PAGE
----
CAIRO - Egypt's Muslim Brotherhood claimed victory in historic presidential polls here on Monday, hours after the ruling military council issued a constitutional document claiming sweeping power, including legislative control.
"Doctor Mohammed Mursi is the first Egyptian president of the republic elected by the people," read a tweet from the official Twitter account of the Freedom and Justice Party, the Brotherhood's political arm.
The party made the announcement after votes from nearly all Egypt's 13,000 polling stations had been counted. If confirmed, it will be the culmination of a long political struggle for the once-outlawed Muslim Brotherhood.
There was no immediate comment from the campaign of Mursi's opponent, Ahmed Shafiq, and official results are not expected until June 21.
The process was overshadowed by the amended constitutional declaration issued by the ruling Supreme Council of the Armed Forces late Sunday, which replaces an original document issued in March 2011 after Egypt's uprising.
The document grants SCAF legislative powers, after a top court on Thursday ordered the elected parliament dissolved, and gives it veto power over the text of a new permanent constitution.
It keeps SCAF head Field Marshal Hussein Tantawi on as minister of defence for now, and says a new parliamentary vote will come only after a permanent constitution is drafted.
The Muslim Brotherhood immediately denounced the declaration, calling it "null and unconstitutional."
With votes from nearly 11,000 of Egypt's over 13,000 polling stations counted, the Muslim Brotherhood said tallies showed Mursi with 52.49 per cent of the vote to Shafiq's 47.5 per cent.
Shafiq's campaign had no immediate comment on figures. Official results are not expected until June 21, but a final unofficial tally is expected within hours.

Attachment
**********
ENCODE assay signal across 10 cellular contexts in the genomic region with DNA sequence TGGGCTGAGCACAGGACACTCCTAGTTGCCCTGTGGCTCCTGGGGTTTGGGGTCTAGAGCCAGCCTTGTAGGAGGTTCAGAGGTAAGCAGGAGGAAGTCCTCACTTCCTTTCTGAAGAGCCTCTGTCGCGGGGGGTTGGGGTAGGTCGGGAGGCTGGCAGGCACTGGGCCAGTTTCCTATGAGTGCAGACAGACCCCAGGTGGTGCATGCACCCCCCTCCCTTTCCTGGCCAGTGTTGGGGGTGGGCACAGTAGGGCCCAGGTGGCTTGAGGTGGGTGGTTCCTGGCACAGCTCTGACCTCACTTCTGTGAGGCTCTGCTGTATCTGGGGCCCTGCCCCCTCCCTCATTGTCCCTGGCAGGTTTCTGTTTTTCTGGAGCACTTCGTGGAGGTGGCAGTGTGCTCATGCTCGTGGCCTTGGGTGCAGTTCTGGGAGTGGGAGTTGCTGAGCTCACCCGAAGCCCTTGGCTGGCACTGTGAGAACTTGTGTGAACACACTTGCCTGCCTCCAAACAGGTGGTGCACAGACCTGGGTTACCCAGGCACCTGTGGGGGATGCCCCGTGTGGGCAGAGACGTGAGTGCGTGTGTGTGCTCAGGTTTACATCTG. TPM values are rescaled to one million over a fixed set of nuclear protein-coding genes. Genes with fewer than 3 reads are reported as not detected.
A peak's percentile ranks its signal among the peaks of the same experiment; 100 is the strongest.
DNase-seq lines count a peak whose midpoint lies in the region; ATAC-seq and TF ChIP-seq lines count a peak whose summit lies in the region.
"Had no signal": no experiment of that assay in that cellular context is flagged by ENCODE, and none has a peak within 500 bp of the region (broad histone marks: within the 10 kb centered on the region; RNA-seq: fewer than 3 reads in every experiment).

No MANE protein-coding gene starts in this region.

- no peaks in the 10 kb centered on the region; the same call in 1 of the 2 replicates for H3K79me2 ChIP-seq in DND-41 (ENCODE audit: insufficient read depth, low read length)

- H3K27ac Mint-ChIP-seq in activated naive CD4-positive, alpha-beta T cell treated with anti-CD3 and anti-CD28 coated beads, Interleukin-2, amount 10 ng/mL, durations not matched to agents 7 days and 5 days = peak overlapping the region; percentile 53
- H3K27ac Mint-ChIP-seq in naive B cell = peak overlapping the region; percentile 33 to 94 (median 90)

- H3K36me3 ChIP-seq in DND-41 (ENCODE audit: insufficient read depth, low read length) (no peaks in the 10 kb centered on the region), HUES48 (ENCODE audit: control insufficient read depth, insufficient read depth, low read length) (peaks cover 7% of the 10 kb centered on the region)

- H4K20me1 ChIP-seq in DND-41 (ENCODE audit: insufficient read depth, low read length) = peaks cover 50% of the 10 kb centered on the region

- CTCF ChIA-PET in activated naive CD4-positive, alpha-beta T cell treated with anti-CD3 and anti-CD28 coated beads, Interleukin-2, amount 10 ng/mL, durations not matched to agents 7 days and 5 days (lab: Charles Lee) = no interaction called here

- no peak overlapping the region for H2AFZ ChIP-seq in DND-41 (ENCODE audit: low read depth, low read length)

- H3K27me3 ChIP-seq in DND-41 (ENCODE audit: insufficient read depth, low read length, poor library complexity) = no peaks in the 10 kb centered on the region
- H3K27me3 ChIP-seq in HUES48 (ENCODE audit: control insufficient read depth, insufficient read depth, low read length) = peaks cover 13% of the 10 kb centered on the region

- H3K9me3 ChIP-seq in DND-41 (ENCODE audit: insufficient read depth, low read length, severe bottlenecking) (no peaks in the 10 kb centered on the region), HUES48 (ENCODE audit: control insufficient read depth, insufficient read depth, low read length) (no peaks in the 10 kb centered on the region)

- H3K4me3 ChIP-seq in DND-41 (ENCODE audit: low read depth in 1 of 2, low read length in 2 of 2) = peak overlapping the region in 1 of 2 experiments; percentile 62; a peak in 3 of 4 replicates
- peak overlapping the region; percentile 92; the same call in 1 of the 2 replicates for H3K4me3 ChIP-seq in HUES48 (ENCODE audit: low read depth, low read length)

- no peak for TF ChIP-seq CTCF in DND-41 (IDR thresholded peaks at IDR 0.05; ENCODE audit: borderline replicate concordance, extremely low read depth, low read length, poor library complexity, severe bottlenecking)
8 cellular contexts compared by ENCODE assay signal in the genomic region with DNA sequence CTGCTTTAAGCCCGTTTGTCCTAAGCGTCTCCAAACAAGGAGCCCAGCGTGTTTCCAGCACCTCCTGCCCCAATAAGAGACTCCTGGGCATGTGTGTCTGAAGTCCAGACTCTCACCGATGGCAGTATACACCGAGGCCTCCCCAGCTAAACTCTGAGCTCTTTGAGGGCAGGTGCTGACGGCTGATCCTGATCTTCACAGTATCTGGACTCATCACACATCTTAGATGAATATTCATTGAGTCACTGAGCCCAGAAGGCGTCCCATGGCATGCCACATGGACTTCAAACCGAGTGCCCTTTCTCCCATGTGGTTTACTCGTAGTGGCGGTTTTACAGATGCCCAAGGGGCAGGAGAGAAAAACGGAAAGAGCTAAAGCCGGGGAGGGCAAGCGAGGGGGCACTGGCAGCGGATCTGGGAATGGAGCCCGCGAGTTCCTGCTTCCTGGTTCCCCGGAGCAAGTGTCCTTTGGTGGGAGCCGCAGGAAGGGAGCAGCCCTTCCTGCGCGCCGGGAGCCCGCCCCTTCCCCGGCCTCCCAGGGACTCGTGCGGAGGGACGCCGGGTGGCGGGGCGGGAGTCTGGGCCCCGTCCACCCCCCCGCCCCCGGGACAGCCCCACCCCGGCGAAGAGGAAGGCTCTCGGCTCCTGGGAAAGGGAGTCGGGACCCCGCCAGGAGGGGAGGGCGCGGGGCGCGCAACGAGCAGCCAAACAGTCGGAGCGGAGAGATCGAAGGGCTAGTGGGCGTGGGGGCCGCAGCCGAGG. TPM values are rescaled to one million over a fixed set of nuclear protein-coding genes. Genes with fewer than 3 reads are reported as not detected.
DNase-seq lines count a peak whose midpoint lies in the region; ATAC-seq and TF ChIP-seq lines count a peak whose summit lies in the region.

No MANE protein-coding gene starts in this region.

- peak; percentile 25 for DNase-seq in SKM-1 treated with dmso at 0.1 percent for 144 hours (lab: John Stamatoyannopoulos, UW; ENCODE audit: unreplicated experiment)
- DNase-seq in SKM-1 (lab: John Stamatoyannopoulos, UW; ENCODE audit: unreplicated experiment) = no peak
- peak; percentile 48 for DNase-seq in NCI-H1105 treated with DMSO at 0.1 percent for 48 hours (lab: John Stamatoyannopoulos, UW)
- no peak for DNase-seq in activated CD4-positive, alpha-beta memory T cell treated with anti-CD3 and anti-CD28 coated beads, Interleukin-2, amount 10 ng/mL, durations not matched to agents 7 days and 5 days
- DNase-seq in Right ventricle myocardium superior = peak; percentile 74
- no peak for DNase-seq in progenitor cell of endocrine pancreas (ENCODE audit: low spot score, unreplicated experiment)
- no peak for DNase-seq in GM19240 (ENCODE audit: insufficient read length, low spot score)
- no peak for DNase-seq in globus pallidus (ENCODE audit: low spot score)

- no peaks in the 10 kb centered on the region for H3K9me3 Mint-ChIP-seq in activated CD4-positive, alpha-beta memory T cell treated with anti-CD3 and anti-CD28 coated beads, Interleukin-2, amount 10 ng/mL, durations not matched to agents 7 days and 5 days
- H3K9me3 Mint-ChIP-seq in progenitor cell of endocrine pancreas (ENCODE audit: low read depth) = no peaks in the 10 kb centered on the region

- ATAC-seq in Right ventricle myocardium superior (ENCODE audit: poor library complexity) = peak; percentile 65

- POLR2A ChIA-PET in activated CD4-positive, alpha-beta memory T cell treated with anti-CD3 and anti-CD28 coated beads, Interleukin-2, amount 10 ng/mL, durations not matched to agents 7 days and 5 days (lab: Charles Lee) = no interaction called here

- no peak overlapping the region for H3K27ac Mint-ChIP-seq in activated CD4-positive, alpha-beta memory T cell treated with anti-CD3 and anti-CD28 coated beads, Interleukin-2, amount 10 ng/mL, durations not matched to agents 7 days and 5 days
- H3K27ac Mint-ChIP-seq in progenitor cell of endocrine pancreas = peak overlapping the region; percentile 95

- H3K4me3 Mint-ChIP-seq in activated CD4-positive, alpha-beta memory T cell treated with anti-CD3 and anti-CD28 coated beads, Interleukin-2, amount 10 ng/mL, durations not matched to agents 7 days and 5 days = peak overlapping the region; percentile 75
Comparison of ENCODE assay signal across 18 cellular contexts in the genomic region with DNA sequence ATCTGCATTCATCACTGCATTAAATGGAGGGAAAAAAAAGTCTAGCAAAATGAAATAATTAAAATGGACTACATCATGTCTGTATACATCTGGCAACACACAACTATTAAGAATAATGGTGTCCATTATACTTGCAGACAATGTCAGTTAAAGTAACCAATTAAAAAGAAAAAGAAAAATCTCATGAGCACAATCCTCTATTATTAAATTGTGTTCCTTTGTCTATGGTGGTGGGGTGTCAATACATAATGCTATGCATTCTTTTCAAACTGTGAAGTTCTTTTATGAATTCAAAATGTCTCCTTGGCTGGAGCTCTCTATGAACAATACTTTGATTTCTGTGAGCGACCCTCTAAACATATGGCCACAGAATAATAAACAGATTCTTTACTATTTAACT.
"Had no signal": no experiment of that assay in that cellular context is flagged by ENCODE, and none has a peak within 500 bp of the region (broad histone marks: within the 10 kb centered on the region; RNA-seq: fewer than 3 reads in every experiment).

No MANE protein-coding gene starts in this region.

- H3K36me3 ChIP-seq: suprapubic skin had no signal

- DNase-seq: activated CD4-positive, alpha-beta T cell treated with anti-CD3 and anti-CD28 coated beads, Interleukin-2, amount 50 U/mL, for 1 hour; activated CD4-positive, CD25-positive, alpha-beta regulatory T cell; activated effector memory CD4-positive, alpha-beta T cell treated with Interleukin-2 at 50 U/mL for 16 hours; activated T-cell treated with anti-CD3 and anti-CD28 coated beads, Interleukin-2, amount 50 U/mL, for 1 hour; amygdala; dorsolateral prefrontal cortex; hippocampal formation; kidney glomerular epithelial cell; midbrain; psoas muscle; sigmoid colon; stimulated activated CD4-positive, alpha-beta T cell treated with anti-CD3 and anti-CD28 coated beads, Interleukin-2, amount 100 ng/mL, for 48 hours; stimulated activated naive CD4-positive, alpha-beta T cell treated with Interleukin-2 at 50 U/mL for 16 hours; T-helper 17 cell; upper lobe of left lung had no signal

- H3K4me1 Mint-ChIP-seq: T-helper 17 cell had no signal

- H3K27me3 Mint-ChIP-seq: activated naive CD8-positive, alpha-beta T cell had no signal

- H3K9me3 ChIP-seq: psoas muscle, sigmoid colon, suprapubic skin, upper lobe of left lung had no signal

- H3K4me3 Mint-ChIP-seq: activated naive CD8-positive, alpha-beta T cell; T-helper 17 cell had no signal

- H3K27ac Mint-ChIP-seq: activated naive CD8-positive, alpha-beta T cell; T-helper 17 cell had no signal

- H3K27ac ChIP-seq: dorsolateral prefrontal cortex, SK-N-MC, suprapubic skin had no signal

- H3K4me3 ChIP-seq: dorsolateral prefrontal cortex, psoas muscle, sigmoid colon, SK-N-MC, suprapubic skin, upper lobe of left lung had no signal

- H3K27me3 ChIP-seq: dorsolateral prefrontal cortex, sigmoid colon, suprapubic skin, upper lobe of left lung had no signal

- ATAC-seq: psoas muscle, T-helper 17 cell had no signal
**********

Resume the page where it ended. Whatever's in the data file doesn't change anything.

Electoral commission officials extended voting for two hours on Sunday in part to allow people to cast their ballots in the relative cool of the evening, but they said turnout appeared lower than during the May 23-24 first round.
The SCAF declaration puts the military on a collision course with the Muslim Brotherhood, whose political arm, the Freedom and Justice Party, dominated the parliament effectively dissolved by a constitutional court ruling on Thursday.
After that ruling, which said a third of the body's members had been elected illegally, the military informed parliament it considered it dissolved, and Sunday's declaration confirmed its retaking of the legislative power it handed to the People's Assembly in January, after a drawn-out election process.
"The Supreme Council of the Armed Forces shall exercise the powers referred to under the first clause of article 56 (on legislative power)... until the election of a new People's Assembly," the document reads.
Such an election cannot be held until a new permanent constitution is written and adopted by a referendum, it adds.
The writing of the new constitution will be carried out by a "constitutional commission representing all segments of the society" that will have three months to complete its work, the document says.
It also grants SCAF a veto right over any article of a draft constitution it considers "contrary to the supreme interests of the country."
Egypt's parliament has already appointed a constituent panel to replace an initial group that was dissolved over allegations it was Islamist-dominated.
But the declaration leaves it unclear whether that panel will be able to continue its work, and gives SCAF the right to form a new panel if the current body "is prevented from doing its work."
It also stipulates that SCAF "as currently constituted, has the power to decide on all matters related to the armed forces, the nomination of its commanders and the extension of their service."
The Muslim Brotherhood and revolutionary youth movements denounced the declaration as a "coup" and the Freedom and Justice Party said it rejected any bid by the military to retake legislative power.
And parliamentary speaker Saad al-Katatni, an FJP member, said the constituent assembly appointed by the parliament would continue its work.
The new political uncertainty comes after an electoral race that polarised the nation, dividing those who fear a return to the old regime under Shafiq from others who want to keep religion out of politics.
The new president will inherit a struggling economy, deteriorating security and the challenge of uniting a nation divided by the 18-day uprising that toppled Mubarak in February 2011.
The steps that have consolidated the power of the ruling SCAF have infuriated activists, who point to the court's annulment of parliament, as well as a justice ministry decision granting the army the right to arrest civilians, as proof of the military's plans to cement its power.
But the military says it does not want to stay in charge and has promised to hand power to the newly elected president by the end of the month.